2015, Sat, Oct 24

What can Architecture do in a Revolution? Stories from a Pragmatical Utopia

With Delfim Sardo (curator)

Born out of the Portuguese revolution of April 25, 1974, SAAL – the Serviço Ambulatório de Apoio Local (Local Ambulatory Support Service) – was one of the most compelling processes in twentieth-century architecture. It was a pioneering experiment in Europe, setting up technical teams (known as brigades) led by architects who, in collaboration with the local communities, tried to address the urgent housing needs of the underprivileged communities across the country.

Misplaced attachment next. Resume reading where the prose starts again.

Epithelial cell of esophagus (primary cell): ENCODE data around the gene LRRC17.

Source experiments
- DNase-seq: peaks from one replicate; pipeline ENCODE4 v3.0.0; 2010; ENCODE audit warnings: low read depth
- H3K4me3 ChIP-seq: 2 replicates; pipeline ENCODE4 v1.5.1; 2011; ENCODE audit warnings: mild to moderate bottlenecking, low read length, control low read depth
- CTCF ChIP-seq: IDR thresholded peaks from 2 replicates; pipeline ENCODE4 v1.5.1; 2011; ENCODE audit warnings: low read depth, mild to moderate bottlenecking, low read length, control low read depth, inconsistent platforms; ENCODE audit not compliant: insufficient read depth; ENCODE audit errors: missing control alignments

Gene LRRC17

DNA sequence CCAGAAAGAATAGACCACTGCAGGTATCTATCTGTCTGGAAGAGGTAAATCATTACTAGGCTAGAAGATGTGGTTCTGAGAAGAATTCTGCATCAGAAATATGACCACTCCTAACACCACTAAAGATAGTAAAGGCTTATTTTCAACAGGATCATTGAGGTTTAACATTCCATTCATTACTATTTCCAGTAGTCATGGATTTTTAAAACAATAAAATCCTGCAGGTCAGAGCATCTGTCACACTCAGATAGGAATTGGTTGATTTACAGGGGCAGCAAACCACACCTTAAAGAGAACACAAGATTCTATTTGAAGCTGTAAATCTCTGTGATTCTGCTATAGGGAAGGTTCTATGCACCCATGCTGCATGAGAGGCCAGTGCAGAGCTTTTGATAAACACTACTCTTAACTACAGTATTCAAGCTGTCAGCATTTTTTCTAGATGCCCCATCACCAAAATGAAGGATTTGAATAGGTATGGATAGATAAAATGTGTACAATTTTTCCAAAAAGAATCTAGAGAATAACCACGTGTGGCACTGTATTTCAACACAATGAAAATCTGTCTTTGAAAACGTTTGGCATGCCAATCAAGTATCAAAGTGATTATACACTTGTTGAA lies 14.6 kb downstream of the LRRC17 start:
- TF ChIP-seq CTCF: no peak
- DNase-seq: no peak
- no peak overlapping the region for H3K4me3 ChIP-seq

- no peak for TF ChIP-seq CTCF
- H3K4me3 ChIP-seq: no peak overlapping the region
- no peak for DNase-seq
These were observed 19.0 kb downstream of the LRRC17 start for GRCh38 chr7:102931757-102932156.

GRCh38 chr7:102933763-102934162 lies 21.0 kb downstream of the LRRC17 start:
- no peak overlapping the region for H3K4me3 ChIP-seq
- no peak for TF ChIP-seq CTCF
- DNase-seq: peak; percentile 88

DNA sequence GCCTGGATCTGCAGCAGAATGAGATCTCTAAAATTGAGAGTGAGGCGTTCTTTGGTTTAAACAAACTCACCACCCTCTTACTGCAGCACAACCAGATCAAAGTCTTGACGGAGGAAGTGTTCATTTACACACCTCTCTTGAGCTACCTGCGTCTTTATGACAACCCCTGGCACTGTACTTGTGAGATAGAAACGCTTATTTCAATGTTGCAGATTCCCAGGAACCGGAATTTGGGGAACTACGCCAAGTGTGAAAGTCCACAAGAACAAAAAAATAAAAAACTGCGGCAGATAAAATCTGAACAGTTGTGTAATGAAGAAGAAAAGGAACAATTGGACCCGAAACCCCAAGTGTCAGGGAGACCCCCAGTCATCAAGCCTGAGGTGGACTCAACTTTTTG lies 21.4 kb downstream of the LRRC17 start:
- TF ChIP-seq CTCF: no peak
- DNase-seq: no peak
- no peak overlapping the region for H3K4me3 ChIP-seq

From surveying living conditions to supporting resident committees, from the architectural project to monitoring cases of land expropriation, the brigades were reinventing the practice of architecture, designing projects with the residents and not for them. Active until October 1976, SAAL was to produce in its twenty-six months of existence, some 170 projects that involved more than 40,000 families from North to South – an amazing number compared with the population of the country.

The stories of those frantic years are also the history which can be condensed in the program set by SAAL creator, the architect Nuno Portas: "In the traditional housing system, everything is done when the tenants arrive. With the SAAL program, the tenant arrives before any decision is made.”